In an interview with Digital Content Producer back in 2009, Abrams' discussed his rationale for sticking with celluloid on his Star Trek reboot. "I wanted this movie to feel real," Abrams explained. "I’m not saying you can't be real with digital. But with film, for me, there was such a familiarity and comfort to it, a real warmth. We wanted to avoid coldness and any unnatural sense of perfection."

Cameras are scheduled to start rolling on Star Wars: Episode VII in London early 2014.

Ben Affleck to be the next Batman

Warner Bros have announced this week that Ben Affleck (Argo) is set to play Batman in the forthcoming Superman sequel.

"We knew we needed an extraordinary actor to take on one of DC Comics' most enduringly popular super heroes, and Ben Affleck certainly fits that bill and then some," Warner Bros President Greg Silverman said in a statement.

Following in the footsteps of Lewis G. Wilson, Robert Lowery, Adam West, Michael Keaton, Val Kilmer, George Clooney and Christian Bale, Affleck will star opposite British actor Henry Cavill, who will reprise his role as the Man of Steel.

Director Zack Snyder (300, Sucker Punch) announced the big screen superhero mash-up at this years Comic Con in San Diego, suggesting an older actor would take on the cowl as a counterpoint to Henry Cavill's more youthful Superman. Several contenders including Josh Brolin and Ryan Gosling were mooted, but Warners has gone for someone the studio has a strong history with, both in front of and, more successfully following the likes of Gone Baby Gone (2007) and Argo (2012), behind the camera.

Neither is Affleck new to the superhero genre, having played former Superman, George Reeves, in the film Hollywoodland (2006). He also played Marvel hero Daredevil in the lacklustre 2003 movie of the same name, where he also met his future off-screen wife Jennifer Garner.

Whilst Affleck will only be on acting duty for the new film, Snyder is clearly happy with his choice. "Ben provides an interesting counter-balance to Henry's Superman. He has the acting chops to create a layered portrayal of a man who is older and wiser than Clark Kent and bears the scars of a seasoned crime fighter, but retain the charm that the world sees in billionaire Bruce Wayne," the Man Of Steel director said in a statement picked up by Variety. "I can’t wait to work with him."

As for the choice, it has already provoked a strong reaction online, with some raising the spectre of Daredevil and others worrying that his personality will overwhelm the role. Some may remember the negative backlash surrounding Michael Keaton being cast as Bruce Wayne/Batman back in the 1980s. His particular take on the Caped Crusader is now considered a fan favourite. So much so that when word came that the character was to return in Snyder's Man Of Steel sequel, there was no small portion of fans who immediately called for Keaton's return.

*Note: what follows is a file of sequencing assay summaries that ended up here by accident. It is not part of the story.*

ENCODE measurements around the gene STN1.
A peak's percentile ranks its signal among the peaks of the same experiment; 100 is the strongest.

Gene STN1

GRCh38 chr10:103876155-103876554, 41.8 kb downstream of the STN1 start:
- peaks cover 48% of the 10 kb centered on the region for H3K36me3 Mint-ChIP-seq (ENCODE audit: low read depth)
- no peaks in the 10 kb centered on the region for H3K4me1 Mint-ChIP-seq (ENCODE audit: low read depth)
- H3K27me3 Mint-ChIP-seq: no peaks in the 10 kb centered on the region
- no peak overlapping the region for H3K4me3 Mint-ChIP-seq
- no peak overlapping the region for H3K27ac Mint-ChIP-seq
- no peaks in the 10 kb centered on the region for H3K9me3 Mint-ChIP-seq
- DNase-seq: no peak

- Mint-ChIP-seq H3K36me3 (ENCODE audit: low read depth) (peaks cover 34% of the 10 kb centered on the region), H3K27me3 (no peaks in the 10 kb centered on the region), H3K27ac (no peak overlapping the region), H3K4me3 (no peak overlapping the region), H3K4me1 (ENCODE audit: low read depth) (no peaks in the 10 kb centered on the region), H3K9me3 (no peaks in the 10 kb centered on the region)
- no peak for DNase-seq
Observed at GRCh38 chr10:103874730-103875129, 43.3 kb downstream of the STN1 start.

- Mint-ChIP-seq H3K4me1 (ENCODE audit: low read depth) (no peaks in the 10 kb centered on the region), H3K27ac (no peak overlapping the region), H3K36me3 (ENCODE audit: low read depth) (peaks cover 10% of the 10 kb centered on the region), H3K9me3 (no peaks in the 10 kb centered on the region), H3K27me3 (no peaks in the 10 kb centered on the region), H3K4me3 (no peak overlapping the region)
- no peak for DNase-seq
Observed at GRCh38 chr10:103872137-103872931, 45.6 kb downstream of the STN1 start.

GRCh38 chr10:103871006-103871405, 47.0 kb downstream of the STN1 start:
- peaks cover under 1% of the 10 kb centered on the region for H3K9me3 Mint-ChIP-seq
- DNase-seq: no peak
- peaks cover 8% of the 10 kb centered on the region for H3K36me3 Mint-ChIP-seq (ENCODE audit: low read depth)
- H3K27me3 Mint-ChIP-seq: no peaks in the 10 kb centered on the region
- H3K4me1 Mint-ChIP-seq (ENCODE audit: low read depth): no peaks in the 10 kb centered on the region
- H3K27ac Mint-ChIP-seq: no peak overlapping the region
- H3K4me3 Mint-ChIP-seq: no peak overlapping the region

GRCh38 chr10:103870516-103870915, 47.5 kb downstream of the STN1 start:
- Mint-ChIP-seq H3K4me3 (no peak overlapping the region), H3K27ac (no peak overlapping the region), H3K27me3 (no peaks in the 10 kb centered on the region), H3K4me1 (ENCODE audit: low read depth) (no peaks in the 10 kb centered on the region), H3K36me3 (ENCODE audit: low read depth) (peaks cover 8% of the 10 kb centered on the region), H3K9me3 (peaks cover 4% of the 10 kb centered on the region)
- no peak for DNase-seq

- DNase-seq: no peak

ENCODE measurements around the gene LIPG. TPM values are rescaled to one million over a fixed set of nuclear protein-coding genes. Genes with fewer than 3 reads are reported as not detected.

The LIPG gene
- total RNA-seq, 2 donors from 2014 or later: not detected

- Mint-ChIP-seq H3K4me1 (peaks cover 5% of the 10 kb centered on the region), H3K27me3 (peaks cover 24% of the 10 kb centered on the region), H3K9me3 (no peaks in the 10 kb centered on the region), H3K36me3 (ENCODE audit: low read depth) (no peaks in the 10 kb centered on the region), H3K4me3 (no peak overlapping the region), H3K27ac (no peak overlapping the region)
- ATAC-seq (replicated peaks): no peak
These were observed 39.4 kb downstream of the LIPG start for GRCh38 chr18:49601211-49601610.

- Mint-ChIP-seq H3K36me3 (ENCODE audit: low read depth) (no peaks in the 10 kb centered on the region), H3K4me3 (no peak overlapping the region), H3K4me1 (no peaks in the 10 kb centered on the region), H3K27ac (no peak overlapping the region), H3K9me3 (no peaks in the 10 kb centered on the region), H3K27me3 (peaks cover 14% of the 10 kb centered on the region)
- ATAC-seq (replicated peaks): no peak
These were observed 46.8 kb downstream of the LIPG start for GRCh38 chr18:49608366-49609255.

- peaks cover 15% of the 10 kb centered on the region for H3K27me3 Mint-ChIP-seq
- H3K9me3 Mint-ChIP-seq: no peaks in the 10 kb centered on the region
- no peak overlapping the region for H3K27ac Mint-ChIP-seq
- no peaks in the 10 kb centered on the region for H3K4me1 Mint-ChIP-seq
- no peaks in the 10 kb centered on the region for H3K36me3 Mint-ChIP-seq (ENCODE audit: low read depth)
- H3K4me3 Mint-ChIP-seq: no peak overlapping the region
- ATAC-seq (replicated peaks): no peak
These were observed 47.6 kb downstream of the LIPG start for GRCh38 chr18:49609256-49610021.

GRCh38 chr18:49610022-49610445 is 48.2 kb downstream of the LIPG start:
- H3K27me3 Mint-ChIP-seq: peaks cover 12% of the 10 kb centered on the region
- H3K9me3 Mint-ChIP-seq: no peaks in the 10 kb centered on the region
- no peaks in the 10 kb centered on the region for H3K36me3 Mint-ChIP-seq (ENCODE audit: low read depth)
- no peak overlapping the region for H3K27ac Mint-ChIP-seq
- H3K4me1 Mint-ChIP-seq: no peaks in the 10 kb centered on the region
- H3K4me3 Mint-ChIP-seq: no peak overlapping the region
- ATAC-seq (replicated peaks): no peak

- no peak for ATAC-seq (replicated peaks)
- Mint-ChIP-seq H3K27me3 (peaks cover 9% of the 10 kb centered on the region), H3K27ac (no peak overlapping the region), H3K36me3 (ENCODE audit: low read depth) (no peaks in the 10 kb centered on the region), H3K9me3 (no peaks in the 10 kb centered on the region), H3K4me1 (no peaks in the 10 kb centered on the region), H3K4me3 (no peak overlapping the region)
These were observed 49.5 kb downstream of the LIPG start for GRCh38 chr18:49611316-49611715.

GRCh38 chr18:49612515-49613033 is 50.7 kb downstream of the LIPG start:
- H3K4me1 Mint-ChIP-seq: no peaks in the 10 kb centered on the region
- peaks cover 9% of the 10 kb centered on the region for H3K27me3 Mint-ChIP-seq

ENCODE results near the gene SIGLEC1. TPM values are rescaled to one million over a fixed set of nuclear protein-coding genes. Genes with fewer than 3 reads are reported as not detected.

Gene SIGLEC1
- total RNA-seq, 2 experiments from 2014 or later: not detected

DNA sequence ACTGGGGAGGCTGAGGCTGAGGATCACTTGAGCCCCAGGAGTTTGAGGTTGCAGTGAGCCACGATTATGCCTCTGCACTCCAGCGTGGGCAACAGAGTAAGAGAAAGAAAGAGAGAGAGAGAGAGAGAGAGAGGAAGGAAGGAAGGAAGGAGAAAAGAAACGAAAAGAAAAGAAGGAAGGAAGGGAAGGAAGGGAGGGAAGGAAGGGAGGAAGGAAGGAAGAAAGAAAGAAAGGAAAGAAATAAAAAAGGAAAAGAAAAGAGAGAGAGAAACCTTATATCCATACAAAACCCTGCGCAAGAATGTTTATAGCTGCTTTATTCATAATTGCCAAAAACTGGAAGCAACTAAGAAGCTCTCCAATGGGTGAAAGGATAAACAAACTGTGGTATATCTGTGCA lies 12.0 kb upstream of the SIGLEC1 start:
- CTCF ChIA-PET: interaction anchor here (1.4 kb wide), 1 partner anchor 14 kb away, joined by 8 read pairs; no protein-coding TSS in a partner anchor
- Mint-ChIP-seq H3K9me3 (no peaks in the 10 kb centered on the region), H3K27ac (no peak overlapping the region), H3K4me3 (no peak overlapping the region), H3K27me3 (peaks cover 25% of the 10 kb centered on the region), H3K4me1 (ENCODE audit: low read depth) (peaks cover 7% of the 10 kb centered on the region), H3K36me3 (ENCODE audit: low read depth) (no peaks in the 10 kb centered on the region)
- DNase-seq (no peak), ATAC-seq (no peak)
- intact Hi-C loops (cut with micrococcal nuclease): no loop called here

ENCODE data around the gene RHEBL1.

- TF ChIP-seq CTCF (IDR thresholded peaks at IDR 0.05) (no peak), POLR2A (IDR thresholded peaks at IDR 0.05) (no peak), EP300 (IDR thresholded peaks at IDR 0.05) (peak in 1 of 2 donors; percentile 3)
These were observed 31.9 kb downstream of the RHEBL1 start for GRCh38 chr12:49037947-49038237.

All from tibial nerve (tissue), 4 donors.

It will certainly be interesting to see what Affleck does with the part, and how his interpretation of the Bat fits into the world Snyder has established. He's certainly got a lot to live up to given the success of Bale's time in the suit, but at least Affleck has an understanding of the pressure he's under. Introducing a brand new take on the character in a film that will also have to service Kal-El is still a big task to nail, then again, with production yet to start until 2014, it's clearly a little early to judge.

Batman Vs. Superman, or whatever it ends up being called, is scheduled for a crowded marketplace slot in summer 2015, with a US release date already set for 17 July that year.

Saturday, 17 August 2013

X-Men: Days Of Future Past launches viral marketing campaign

As social media channels continue to grow their ability to inform our lives, film studios are relying heavily on 'see and share' content designed for moviegoers. This social networking trend has taken a step further this year with new campaigns for X-Men: Days Of Future Past and Dawn Of The Planet Of The Apes.

Using viral campaigns as a way of promoting the latest film releases are nothing new. As far back as 1999, The Blair Witch Project had the world fooled into thinking that what it was seeing was actually found footage. Recent years have also seen both online excitement and commercial reward generated by campaigns for likes of The Dark Knight (2008), District 9 (2009), Inception (2010) and Tron: Legacy (2010). Yet despite the commercial motivation, most fans appear to be enjoying the shift.

Viral movie marketing encourages engagement with cinema, wider conversation and expands the worlds of movies people love. Much more than just a trailer, poster or an A-list roster, these campaigns use shared user experiences to lead fans on a digital treasure hunt, scouring the internet for clues regarding upcoming movie projects. It's a game an increasing number of studios and film makers are playing.